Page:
United States Senator
June 7, 2005
U.S. Senate Judiciary Subcommittee on Immigration, Border Security and Citizenship
U.S. Senator John Cornyn (R-TX), Chairman
"The Southern Border in Crisis: Resources and Strategies to Improve National Security."
Tuesday, June 7, 2005, 2:30 p.m., Dirksen Senate Office Building Room 226
Thank you Mr. Chairman for holding today's hearing. I know that both you and Senator Feinstein have spent significant time working on the issues associated with our southern border and I appreciate your staffs taking the lead on setting up this hearing. I look forward to working with the both of you to provide better security along for our nation's borders.
I also want to thank the ranking member of the Immigration subcommittee, Senator Kennedy, for working with me to bring about several productive immigration hearings this year. I look forward to working with Senator Kennedy and the rest of our Senate colleagues as we now move towards comprehensive immigration reform.
Senator Kyl and I have been working together to identify and develop solutions to the critical problems plaguing our immigration system. We are conducting a top to bottom review of our nation's border security and enforcement efforts. That review has provided important information that we have used to draft the proposed enforcement provisions that will better secure our nation. I look forward to continuing our work in this area as we move towards crafting a comprehensive immigration reform bill.
Our immigration and border security system is badly broken and has suffered from years of neglect. This leaves our borders unprotected, threatens our national security, and makes a mockery of the rule of law. We cannot continue to ignore our border security in a post-9/11 world.
Today's hearing will illustrate the national security threat posed by aliens from countries other than Mexico, or OTMs, who illegally cross our southern border. Arrests of OTMs at the southern border are reaching record levels. And some of these aliens are from special interest countries; that is a country who is a state sponsor of terrorism.
Additionally, my state, which has 65% of our nation's common border with Mexico, has seen an increase in the number of OTM arrests. In fact, a majority of this year's OTM apprehensions have occurred in the Texas sectors. This year the border patrol has apprehended approximately 96,000 OTMs, 90 % of these arrests have occurred at the southwest border. And, of the southwest border arrests more than 76,000 have been made in the Texas sectors.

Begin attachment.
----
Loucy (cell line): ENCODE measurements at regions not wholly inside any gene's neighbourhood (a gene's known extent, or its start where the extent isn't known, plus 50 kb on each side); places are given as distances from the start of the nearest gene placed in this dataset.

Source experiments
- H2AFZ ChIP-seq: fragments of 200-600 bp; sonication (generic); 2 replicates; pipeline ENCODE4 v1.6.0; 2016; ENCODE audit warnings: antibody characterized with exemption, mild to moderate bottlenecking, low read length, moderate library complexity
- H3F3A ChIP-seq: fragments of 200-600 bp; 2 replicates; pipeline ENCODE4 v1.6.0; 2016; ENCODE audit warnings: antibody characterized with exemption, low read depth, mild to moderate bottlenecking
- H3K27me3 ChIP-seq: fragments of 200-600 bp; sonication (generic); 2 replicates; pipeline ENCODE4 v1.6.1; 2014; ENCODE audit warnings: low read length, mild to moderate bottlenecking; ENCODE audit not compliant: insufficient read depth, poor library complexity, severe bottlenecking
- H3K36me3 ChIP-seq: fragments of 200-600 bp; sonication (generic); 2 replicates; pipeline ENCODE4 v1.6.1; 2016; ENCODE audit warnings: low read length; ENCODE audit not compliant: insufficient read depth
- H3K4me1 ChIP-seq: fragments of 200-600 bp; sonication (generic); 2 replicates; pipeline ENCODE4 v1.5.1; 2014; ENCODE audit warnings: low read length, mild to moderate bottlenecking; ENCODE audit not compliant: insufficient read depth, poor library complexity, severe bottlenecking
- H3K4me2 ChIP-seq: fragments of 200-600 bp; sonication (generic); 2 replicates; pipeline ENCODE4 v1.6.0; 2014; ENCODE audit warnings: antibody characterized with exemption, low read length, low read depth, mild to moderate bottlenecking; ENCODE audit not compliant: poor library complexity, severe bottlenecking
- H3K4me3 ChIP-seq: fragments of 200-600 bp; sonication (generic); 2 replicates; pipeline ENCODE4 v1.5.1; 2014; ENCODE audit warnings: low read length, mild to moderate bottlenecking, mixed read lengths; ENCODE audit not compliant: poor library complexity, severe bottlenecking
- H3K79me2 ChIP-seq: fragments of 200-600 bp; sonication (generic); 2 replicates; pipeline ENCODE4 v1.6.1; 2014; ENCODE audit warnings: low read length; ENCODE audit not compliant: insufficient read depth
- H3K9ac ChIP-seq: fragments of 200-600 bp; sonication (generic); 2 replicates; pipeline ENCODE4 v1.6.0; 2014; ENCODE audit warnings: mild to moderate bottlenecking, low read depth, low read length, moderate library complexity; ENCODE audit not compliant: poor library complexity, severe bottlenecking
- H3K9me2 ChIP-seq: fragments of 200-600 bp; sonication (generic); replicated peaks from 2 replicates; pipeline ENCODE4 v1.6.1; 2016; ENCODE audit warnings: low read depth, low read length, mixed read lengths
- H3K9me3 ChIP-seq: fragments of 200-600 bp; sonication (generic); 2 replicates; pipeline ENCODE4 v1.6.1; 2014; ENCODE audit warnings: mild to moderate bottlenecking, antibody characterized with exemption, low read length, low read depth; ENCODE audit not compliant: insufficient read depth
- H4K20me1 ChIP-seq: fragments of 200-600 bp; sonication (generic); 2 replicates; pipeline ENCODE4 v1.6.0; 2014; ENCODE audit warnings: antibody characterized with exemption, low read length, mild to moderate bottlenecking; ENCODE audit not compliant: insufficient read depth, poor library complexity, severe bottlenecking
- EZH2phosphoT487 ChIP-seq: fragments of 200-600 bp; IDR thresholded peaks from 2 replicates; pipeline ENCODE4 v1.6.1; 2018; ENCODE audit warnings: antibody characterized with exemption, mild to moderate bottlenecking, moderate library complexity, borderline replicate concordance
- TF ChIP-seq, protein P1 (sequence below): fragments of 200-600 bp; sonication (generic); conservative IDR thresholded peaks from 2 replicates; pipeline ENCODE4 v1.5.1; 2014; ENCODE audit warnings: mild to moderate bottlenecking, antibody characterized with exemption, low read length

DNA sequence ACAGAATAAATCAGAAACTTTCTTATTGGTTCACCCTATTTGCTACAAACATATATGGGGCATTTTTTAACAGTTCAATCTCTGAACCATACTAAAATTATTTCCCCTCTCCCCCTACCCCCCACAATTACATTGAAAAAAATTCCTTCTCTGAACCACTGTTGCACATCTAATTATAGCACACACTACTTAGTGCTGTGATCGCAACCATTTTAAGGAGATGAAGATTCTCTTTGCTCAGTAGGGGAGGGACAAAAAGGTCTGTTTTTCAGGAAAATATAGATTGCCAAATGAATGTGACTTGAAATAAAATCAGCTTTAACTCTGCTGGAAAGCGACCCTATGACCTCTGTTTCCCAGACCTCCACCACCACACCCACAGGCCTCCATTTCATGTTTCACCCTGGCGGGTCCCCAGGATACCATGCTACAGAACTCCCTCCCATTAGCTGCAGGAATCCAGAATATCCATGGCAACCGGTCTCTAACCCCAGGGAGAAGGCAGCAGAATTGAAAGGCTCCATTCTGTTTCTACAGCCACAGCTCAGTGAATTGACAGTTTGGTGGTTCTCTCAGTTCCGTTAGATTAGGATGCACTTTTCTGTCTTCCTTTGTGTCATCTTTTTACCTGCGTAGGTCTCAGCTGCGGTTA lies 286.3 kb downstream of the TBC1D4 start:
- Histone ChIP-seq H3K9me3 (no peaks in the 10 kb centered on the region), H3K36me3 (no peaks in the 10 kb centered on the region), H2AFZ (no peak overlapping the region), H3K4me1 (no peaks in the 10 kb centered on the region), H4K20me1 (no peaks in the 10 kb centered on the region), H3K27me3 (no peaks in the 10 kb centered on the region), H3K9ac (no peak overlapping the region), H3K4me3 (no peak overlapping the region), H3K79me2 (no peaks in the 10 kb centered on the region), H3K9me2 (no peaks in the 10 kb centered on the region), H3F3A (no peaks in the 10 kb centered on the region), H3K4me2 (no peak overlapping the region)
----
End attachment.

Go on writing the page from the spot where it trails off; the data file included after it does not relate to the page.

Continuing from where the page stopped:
To make matters worse, the vast majority of these OTMs are simply given a notice to appear letter and released into our country because we lack the facilities to hold them. Whether in Texas, Arizona, California or anywhere else in our country, this state of affairs is unacceptable and needs to change.
These examples highlight the concerns raised by former Deputy Homeland Security Secretary James Loy when he testified that intelligence information suggests that al Qaeda believes that illegally crossing the southwest border through Mexico "is more advantageous than legal entry for operational security reasons."
Accordingly, as Congress debates various proposals to both enforce and reform our immigration laws, we must all remember: Undetected border crossings by unknown individuals from suspect nations pose a clear threat to the national security of the United States, and any comprehensive solution to our immigration problems must deal with that threat.
I look forward to hearing from our witnesses today about what we should do to confront this problem and ways in which we can further strengthen and enforce our borders. I also look forward to continuing our hearings and working to provide effective comprehensive immigration reform that better serves our national security, our national economy, and our national commitment to the rule of law.
Thank you Mr. Chairman.